Great bath, but then what?
Okay, I'm feeling funnier now that I've had my oatmeal and my Jansal Valley Dried Pitted Plums, "Handpicked from the World's Finest Farms." (I used to eat prunes but they make you sound so old, so I decided to splurge and spend the extra bucks on the dried plums which instead make you sound like a veritable connoisseur instead of some dumb cluck battling constipation.)

And while we're on the subject of being old, which I am not in real life since I still "hang out" and "smoke pot" but on paper I am totally, I have a question about those walk-in bathtubs that are always being advertised, at least on my Facebook page since apparently those folks have access to my real information despite my having entered my birth date as 1905 which would make make me 110 and anyone knows that someone that age would never have a Facebook account. So the question is, I understand about how you get in through the little door so you don't have to climb over the edge of the tub if you have arthritis or some other problem with your legs, but what do you do after the bath? Do you just sit there naked waiting for all the water to drain out, getting colder and colder by the minute? Do you drape a towel over yourself while you wait? If so, how good is that for an old person? I just don't get it and I hope I never have to find out.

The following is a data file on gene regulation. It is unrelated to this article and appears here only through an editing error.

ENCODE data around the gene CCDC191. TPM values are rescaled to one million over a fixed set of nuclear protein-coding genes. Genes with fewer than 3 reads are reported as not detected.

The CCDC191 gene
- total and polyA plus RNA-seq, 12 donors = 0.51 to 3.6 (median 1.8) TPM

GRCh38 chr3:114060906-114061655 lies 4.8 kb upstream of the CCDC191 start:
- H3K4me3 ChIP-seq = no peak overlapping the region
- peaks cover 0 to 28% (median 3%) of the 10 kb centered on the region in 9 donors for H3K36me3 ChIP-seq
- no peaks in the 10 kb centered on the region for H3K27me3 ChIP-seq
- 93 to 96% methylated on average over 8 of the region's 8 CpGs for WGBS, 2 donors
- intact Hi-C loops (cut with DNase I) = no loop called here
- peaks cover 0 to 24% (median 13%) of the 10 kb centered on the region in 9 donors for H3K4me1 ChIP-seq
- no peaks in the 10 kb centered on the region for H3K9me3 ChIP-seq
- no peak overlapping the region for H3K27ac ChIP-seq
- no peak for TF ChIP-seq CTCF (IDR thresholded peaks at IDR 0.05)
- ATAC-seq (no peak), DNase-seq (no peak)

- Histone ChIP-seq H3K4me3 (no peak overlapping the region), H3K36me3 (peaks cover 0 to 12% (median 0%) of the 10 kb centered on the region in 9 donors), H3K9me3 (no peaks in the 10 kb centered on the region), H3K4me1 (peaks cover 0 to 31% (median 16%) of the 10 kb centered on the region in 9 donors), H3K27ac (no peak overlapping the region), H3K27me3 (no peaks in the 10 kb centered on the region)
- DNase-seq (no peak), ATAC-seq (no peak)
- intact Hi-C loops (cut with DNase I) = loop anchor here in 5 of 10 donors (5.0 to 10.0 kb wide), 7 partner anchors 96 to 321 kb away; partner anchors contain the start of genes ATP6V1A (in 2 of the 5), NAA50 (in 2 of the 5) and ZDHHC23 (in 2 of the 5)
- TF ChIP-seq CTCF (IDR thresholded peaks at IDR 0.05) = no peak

I guess this post turned out to be depressing too.

A Writer's Lament

By the time you get to a certain age, most people are just not that much fun to hang around with anymore. Unlike back in college when you yukked it up with everyone you sat next to in class or bumped into at the library or met at a party or the local pizza joint or in your dorm, now everyone has their own steamer trunk full of tragedy that they lug around, and if you show the slightest interest they open it up and dump out the contents and suddenly you are dealing not only with your own dirty laundry but a whole new pile belonging to somebody else.

Most of the time you listen because really, what else can you do? I certainly try to help, offering soothing bromides and suggestions, hoping for a quick recovery and maybe even a few minutes of a good time. Depending on who the person is and the magnitude of their problems, an evening -- or a friendship -- may be salvaged. Sometimes not.

Anyway, as you can tell by the fact that you're not laughing, this is not a funny post. That's because The Truth is not always a laugh riot. Apparently that's what's wrong with my latest work in progress, a novel about a family torn asunder by events beyond their control, at least according to three different people I have asked to read it thus far. They all say what a great writer I am, blah blah blah, but it's too dark and maybe depressing and they wonder where's that sardonic humor I'm usually so good at?